independent

Sunday 20 April 2014

Dublin restaurateur concealed €63,000 fund diversion from insolvent company, High Court hears

Businessman Jeff Stokes deliberately concealed the diversion of €63,000 from an insolvent company into another firm controlled by his wife Pia Bang Stokes so he could continue to operate a well-known restaurant in Merrion Row, Dublin, the High Court heard.

Businessman Jeff Stokes deliberately concealed the diversion of €63,000 from an insolvent company into another firm controlled by his wife Pia Bang Stokes so he could continue to operate a well-known restaurant on Merrion Row, Dublin, the High Court heard.

The Stokes' sons, Christian and Simon, were managers of the "Il Segreto" restaurant and had control of a portable credit card machine which was used to divert the funds, it was claimed.

Myles Kirby, the liquidator of Il Segreto operating company, Citywest Hire Ltd, wants Mr Stokes senior to repay the €63,000 which was transferred in a "self serving exercise" as the restaurant business was in freefall and which was to the detriment of creditors, John Kennedy BL for the liquidator said. 

 What had been done with the money was dishonest and amounted "cheater's charter" where a business was coming to its end, he said.

Mr Stokes denies what he did was fraudulent and was a response to a very difficult trading situation.

Mr Kennedy said Il Segreto in Merrion Row was beside another restaurant, the Unicorn, operated by Springmanor Ltd, which Mr Stokes was also a director of and whose operating company went into liquidation in March 2011. 

The business was taken over by another company called Vino Classico whose directors were Mr Stokes' wife Pia Bang and Giorgio Casari and which also went into liquidation on September last year.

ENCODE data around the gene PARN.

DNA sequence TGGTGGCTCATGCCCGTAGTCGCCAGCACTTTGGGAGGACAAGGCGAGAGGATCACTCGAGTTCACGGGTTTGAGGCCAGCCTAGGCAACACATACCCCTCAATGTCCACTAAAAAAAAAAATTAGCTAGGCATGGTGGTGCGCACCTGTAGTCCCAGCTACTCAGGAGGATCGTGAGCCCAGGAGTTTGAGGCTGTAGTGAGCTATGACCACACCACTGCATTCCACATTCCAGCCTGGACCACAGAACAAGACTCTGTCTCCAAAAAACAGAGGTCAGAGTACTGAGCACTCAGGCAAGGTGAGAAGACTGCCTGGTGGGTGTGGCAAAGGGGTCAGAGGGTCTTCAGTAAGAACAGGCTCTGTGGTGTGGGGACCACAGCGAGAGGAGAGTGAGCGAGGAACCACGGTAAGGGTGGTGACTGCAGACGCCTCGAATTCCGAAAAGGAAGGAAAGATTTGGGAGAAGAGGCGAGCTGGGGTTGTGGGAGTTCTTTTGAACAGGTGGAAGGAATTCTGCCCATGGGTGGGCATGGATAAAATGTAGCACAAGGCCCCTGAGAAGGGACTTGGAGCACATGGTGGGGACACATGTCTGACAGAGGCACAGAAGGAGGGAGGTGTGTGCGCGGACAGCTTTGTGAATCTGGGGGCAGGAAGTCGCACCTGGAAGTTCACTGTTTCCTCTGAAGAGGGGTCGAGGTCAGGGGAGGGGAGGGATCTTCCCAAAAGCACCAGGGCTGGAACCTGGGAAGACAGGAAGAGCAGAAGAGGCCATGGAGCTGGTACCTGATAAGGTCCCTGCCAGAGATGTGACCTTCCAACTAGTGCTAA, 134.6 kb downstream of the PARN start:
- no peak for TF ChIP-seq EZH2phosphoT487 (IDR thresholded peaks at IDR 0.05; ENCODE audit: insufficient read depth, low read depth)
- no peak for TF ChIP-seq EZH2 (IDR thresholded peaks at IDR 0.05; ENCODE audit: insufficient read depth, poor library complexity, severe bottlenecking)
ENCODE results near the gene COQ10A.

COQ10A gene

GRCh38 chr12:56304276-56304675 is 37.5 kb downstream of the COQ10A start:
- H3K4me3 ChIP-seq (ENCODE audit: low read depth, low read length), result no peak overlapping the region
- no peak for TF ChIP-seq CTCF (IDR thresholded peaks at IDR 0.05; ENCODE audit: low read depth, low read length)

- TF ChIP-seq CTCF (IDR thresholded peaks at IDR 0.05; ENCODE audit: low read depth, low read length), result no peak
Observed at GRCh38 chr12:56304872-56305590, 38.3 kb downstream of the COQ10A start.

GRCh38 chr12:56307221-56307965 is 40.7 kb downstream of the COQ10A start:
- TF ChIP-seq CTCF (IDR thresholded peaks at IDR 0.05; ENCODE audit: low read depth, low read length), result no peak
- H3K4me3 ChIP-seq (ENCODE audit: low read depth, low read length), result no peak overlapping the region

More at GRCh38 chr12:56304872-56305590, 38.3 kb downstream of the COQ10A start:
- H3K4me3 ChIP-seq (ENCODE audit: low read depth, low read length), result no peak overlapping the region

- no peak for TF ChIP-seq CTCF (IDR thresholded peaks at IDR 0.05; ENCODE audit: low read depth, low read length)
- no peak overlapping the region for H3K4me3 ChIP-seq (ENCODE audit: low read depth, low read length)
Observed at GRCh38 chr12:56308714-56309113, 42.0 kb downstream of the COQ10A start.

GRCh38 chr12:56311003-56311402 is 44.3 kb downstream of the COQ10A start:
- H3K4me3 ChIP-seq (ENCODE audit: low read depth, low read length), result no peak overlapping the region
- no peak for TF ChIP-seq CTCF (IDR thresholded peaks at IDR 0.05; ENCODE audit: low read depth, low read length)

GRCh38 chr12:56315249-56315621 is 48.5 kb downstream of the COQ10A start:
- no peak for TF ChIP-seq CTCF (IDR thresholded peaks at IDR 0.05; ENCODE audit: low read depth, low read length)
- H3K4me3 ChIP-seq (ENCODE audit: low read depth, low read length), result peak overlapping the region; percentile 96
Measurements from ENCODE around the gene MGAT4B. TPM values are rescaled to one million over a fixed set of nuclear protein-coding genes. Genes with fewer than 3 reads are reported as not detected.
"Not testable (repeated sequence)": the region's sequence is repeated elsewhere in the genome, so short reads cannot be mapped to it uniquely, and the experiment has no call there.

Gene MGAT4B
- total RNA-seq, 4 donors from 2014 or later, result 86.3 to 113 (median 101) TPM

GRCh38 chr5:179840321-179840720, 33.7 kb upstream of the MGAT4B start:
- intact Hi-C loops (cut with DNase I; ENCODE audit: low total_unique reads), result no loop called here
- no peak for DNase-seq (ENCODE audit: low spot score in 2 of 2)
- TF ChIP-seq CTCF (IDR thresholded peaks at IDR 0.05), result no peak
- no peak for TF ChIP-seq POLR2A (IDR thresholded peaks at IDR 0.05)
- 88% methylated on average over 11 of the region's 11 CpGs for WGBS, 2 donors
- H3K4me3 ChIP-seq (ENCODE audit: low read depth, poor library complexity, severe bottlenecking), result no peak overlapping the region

However, as the business got into trouble, in May/June last year, a credit card machine was used to transfer over €63,000 from the business to a company called Petrolo whose sole shareholder was Pia Bang Stokes.

Christian and Simon Stokes were involved in using the credit card machine whereby sums of cash were diverted to pay, what Mr Stokes claimed, was the restaurant's bills and staff wages but for which insufficient evidence was provided, Mr Kennedy said.

The Stokes brothers had in January 2012 been barred by the High Court from being directors of a company for four years over their involvement in the Residence Club in Dublin and one of the reasons for that disqualification was over the use of credit cards, Mr Kennedy said.

While Mr Stokes senior admits the use of the credit card machine was ill-judged, it was done as an "ad hoc reaction to a difficult trading situation", his counsel Stephen Hanaphy said.

It was not true Christian and Simon managed the takings because this was done by Jeff Stokes co-director Giorgio Casari with whom there had been serious conflict, counsel said.

The court also heard the Revenue obtained an attachment order over Citywest's current account in May 2013 and also issued a final demand for unpaid PAYE for more than €136,000. 

Other creditors were the landlord of the restaurant premises and Dublin City Council.

Ms Justice Mary Finlay Geoghegan said she would give her decision on the matter later.

Tim Healy

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